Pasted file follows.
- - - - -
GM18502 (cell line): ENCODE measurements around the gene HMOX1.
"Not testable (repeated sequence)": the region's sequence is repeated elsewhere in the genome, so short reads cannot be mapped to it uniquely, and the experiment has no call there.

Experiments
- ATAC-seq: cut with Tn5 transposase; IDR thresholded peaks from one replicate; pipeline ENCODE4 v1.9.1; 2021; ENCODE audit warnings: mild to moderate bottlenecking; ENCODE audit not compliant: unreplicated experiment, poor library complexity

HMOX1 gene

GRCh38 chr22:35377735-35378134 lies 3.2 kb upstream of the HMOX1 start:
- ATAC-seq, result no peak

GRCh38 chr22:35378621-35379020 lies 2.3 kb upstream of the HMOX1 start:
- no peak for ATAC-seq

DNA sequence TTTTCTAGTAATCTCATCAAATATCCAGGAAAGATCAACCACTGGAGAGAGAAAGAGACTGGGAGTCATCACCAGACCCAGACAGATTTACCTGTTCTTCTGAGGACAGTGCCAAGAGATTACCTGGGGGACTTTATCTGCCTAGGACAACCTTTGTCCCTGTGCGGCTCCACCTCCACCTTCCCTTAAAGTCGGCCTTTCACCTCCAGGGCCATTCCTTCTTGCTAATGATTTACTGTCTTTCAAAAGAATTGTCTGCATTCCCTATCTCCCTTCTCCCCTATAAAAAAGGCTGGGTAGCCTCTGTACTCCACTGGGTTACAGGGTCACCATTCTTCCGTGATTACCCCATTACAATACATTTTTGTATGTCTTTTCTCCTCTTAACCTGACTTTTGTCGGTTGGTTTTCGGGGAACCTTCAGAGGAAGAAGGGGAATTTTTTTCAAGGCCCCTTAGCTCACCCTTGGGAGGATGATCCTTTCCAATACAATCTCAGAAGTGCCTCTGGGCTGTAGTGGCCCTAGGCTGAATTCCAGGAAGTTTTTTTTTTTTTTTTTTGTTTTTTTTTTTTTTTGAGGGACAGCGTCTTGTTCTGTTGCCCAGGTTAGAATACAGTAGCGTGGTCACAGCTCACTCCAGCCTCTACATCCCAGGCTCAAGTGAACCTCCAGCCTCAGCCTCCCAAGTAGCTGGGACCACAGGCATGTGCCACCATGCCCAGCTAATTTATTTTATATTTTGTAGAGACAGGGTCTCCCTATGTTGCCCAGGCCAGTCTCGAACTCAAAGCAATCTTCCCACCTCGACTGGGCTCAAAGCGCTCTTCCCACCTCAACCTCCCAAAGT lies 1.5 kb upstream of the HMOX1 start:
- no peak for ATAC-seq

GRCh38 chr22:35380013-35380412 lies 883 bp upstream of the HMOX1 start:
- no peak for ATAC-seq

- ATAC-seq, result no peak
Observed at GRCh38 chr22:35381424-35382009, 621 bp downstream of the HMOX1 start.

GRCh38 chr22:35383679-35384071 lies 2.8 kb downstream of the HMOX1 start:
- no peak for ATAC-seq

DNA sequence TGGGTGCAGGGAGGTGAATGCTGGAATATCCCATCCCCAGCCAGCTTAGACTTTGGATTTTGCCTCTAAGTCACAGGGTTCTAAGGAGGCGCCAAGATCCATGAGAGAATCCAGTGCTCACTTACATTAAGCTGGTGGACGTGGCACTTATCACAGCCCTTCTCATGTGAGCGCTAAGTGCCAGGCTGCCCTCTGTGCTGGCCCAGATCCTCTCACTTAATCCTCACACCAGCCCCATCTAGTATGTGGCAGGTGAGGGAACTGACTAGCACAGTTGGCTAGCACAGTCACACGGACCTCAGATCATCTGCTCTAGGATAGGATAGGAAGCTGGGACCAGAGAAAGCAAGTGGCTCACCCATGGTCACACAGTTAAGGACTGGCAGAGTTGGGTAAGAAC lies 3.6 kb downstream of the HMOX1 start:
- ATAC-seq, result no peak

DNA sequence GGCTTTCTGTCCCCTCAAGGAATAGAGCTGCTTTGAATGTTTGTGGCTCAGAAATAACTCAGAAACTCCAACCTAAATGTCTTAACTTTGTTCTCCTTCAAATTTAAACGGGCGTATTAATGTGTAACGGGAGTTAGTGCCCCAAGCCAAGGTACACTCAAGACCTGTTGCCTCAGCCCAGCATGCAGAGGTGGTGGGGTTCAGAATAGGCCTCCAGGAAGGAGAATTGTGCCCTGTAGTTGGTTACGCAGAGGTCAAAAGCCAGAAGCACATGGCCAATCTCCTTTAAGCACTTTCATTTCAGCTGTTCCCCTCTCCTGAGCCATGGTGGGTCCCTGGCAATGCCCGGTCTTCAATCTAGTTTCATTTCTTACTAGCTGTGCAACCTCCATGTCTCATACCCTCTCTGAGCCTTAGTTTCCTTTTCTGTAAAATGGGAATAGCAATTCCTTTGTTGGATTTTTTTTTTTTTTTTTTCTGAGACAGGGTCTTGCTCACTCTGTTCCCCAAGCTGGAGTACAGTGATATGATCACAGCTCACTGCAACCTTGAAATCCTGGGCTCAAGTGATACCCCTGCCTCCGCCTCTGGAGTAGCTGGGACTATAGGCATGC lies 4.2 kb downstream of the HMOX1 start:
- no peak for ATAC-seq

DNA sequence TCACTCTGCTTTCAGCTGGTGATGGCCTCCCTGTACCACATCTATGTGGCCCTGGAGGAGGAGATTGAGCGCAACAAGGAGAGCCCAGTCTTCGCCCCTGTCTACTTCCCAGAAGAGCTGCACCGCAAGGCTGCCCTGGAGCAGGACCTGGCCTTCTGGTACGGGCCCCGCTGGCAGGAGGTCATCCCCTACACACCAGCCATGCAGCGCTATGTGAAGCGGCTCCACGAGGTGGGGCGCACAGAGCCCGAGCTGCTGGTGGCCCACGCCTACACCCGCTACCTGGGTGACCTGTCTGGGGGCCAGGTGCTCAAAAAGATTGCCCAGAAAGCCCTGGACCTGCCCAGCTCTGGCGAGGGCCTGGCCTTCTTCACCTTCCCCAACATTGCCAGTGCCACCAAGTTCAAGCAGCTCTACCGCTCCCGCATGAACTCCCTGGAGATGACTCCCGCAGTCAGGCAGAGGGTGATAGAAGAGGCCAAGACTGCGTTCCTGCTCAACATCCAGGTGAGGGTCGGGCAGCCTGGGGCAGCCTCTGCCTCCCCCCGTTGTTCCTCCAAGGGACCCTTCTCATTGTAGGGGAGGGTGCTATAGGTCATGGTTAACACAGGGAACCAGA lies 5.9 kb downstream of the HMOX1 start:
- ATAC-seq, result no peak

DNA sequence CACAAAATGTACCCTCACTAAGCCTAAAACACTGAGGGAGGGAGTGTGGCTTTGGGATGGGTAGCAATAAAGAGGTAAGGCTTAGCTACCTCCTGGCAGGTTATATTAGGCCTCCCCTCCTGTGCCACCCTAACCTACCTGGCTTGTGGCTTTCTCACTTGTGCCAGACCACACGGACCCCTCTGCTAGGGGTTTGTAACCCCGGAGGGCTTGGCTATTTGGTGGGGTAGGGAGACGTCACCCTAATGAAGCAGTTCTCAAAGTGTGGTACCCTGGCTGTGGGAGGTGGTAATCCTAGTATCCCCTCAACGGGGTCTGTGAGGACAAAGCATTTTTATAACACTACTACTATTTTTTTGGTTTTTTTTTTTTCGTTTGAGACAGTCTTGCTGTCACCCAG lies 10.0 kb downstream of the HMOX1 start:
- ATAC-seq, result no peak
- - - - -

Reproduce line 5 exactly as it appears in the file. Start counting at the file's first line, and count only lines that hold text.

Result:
HMOX1 gene